Grade: B+

Nathan: It’s clear what "Hang the DJ" wants to be: season three’s critically-acclaimed, pop culture-dominating, Emmy-winning "San Junipero", which remains one of the show’s very, very best. Unfortunately though, season four’s fourth episode (which even takes the same spot in the run as "Junipero") cannot recreate the zeitgeist-capturing magic and while the attempt is noble, providing a fun romp that examines online dating via a Spotify-type playlist, it fails to hit the clearly-desired mark. It’s an effective and well-performed piece, with Georgina Campbell and Joe Cole providing a lot of the episode’s heart and charm as lovers the Siri-like system appears to root against. The production design is solid and the world-building is strong, tonally nailing the monotony and repetition of the endless relationships our characters shuffle through, both emotional and comedic in their execution. Brooker nails the parallels with the modern dating world, and while some of the character exchanges come across as awkward sketches of the ‘standard’ millennial’s attitude, it remains fun and entertaining. While I find this episode slipping from memory more so than any other episode this season, it registers as one of the season’s better episodes – but that says more about the quality of the other episodes than it does of "Hang the DJ".
Grade: B


Ryan: "Metalhead" is a peculiar episode of TV to write about. It's tough to find much the episode does actively poorly, but that's mostly because the episode doesn't really do anything. The show's shortest episode to date, "Metalhead" is what happens when Black Mirror goes bare, feral even. We follow one unnamed woman as she runs to avoid being killed by a robot hunting dog after a botched trip to a warehouse. There's no emotion, no character development, no plot - and that's all okay. This is an episode that doesn't need any of that, but what we do get is still frequently underwhelming in how little it actually tries to do: the chase scenes get your blood flowing, but they rarely create a genuine thrill; the compact runtime is a refreshing change, but the episode still doesn't feel as tightly wound as perhaps it should; even the black and white aesthetic, which should be gorgeous, never really finds any great imagery, seemingly used mostly to cover up weak CGI. A classic really could've been made with "Metalhead", something this simple could border on ingenious, but instead it feels like another missed opportunity, never sparking its various small victories into a greater whole. Nothing here is bad, there just isn't much here.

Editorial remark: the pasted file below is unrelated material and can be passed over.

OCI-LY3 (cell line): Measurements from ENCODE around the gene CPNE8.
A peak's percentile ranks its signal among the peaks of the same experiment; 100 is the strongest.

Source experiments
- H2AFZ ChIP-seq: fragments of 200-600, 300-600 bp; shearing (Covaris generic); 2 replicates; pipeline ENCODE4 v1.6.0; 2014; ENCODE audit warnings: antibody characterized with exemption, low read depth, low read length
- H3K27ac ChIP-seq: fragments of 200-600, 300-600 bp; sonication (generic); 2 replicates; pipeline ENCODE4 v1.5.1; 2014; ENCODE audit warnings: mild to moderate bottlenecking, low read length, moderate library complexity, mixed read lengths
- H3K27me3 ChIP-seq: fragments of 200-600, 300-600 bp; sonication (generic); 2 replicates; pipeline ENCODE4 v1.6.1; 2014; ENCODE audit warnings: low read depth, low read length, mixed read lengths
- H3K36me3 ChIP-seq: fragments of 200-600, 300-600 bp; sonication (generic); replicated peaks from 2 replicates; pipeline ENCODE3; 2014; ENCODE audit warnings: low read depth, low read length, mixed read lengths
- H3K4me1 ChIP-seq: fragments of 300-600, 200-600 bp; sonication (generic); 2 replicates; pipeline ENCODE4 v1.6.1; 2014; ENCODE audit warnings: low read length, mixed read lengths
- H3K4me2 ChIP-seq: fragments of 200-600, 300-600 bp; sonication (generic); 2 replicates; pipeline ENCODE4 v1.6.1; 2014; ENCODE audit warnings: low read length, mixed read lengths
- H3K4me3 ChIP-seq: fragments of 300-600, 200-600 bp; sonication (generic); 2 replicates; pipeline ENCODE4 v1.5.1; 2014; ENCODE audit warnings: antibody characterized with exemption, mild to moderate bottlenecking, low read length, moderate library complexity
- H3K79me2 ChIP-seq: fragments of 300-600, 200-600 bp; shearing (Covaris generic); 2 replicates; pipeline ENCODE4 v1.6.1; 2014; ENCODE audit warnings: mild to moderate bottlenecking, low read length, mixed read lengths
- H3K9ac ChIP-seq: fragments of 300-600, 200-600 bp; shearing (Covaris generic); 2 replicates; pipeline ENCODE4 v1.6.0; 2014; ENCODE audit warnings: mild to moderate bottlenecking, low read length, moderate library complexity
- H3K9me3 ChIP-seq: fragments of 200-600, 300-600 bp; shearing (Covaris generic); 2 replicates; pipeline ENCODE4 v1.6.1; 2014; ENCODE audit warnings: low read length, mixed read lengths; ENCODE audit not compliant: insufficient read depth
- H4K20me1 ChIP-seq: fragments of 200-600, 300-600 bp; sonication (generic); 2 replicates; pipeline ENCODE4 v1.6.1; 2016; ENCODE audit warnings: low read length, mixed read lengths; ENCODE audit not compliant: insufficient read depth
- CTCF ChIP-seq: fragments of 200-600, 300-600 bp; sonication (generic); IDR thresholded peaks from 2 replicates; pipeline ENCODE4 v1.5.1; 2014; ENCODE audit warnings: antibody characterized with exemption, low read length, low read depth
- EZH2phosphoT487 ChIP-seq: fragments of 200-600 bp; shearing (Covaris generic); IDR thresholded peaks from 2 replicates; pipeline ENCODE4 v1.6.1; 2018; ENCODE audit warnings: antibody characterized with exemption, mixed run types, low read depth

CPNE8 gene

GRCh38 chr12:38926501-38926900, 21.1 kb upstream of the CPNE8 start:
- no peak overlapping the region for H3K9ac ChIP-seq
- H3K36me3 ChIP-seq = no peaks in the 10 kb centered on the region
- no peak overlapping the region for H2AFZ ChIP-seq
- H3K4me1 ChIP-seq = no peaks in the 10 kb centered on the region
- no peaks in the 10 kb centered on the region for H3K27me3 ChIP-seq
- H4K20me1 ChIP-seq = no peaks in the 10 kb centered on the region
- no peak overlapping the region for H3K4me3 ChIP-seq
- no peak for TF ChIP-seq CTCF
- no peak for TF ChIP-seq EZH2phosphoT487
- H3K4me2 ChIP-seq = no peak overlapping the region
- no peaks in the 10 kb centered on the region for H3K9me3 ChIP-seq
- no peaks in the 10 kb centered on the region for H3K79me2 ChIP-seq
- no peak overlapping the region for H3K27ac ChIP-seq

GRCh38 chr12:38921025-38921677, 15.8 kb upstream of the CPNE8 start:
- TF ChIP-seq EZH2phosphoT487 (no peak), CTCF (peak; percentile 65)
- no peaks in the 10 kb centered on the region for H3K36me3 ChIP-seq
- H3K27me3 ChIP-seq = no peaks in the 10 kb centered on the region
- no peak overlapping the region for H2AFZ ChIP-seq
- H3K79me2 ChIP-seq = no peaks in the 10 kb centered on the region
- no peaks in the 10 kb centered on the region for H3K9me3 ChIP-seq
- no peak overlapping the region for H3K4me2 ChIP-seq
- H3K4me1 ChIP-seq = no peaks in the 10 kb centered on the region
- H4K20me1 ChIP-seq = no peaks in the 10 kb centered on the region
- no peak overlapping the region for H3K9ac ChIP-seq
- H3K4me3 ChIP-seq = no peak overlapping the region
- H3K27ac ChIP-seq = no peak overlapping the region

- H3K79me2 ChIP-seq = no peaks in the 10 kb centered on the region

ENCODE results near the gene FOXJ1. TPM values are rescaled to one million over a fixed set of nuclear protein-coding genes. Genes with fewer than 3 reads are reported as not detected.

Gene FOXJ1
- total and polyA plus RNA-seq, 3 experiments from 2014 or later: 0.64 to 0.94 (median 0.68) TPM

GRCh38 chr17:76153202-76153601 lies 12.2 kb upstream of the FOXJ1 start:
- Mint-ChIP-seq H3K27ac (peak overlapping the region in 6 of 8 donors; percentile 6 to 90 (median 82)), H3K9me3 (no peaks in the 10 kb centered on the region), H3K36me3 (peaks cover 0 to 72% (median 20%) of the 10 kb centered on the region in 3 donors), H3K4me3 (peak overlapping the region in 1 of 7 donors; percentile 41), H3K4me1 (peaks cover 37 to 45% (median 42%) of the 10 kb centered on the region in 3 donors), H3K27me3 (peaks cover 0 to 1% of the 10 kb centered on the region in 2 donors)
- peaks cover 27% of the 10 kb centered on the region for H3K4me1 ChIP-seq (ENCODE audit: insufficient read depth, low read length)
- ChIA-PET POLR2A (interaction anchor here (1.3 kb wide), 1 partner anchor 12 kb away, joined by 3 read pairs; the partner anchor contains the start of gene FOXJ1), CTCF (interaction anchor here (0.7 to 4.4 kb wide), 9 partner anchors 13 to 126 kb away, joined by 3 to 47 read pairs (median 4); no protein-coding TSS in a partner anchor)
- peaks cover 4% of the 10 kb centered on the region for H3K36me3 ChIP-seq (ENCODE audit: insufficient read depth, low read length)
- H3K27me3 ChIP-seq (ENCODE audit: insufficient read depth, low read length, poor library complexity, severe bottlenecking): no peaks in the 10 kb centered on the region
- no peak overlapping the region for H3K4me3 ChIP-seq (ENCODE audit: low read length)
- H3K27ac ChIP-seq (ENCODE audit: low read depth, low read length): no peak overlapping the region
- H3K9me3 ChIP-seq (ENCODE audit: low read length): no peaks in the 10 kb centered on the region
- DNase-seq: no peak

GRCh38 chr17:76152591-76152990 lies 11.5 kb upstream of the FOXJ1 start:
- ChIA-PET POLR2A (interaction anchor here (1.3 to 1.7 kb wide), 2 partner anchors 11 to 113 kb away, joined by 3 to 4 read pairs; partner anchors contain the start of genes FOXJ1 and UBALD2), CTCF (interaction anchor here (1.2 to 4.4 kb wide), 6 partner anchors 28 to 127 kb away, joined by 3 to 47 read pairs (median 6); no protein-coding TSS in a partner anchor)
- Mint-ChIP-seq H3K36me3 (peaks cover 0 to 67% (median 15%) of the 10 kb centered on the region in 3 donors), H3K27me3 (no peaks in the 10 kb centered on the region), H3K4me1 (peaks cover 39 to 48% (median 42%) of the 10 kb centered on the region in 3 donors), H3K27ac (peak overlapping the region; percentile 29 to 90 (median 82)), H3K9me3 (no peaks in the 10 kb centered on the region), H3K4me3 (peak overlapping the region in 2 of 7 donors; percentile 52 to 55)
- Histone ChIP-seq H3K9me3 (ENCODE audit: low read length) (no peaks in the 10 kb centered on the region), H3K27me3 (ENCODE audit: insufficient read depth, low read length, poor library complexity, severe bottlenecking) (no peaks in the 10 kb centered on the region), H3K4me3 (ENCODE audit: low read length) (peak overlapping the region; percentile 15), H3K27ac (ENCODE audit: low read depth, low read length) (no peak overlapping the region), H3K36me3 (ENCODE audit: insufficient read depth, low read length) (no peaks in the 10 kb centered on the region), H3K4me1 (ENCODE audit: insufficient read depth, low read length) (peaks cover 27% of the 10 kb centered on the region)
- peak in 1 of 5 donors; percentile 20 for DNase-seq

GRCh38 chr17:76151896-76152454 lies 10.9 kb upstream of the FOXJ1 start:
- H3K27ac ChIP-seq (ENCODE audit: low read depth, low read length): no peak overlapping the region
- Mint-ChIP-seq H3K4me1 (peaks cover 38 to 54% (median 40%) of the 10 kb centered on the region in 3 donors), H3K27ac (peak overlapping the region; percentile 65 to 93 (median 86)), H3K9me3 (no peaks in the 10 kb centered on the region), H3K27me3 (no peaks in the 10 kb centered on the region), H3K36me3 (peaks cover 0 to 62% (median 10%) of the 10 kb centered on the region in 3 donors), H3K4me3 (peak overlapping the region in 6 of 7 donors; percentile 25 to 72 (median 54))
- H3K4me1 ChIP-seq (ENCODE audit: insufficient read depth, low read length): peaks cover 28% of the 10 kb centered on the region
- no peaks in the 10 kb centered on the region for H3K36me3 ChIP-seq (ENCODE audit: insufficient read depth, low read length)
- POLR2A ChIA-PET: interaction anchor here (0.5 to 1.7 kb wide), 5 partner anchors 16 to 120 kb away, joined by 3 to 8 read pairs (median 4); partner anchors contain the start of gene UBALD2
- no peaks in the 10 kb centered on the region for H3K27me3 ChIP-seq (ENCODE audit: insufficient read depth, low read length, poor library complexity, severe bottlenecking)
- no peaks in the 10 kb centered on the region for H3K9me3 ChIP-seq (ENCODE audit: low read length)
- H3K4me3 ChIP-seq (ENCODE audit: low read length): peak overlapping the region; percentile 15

Grade: B-

NathanIt’s clear to me what "Metalhead" is trying to do and say: the black and white visuals reaffirm the oppressive world devoid of hope or optimism in a post-apocalyptic setting – but does it really need to be so dull? Lacklustre and monotonous, with no real content or context to sustain it, this is Black Mirror at its most sluggish, in short supply of anything exciting enough to engage you. It’s ultimately one long chase scene; but you don’t know why she’s running or what she’s running from – other than a large metal dog hellbent on killing her for, erm, no apparent reason. Why are they trying to kill her? I’d love to know Brooker. A concealed backstory can often help install a sense of mystery (we can point to "Shut Up and Dance" as concrete proof of this), but here it simply feels lazy rather than enigmatic. The two-tone visuals create some decent imagery but there’s nothing particularly striking or special enough to justify the decision, other than to give the episode a talking point – something it would have otherwise lacked, unless you happened to be discussing the weakest episodes in Black Mirror’s folder. There’s minimalism and then there’s minimalism and here, there’s not even enough to sustain the show’s shortest ever episode. Totally underwhelming and disappointing, "Metalhead" is low-tier Black Mirror, even in its weakest season to date.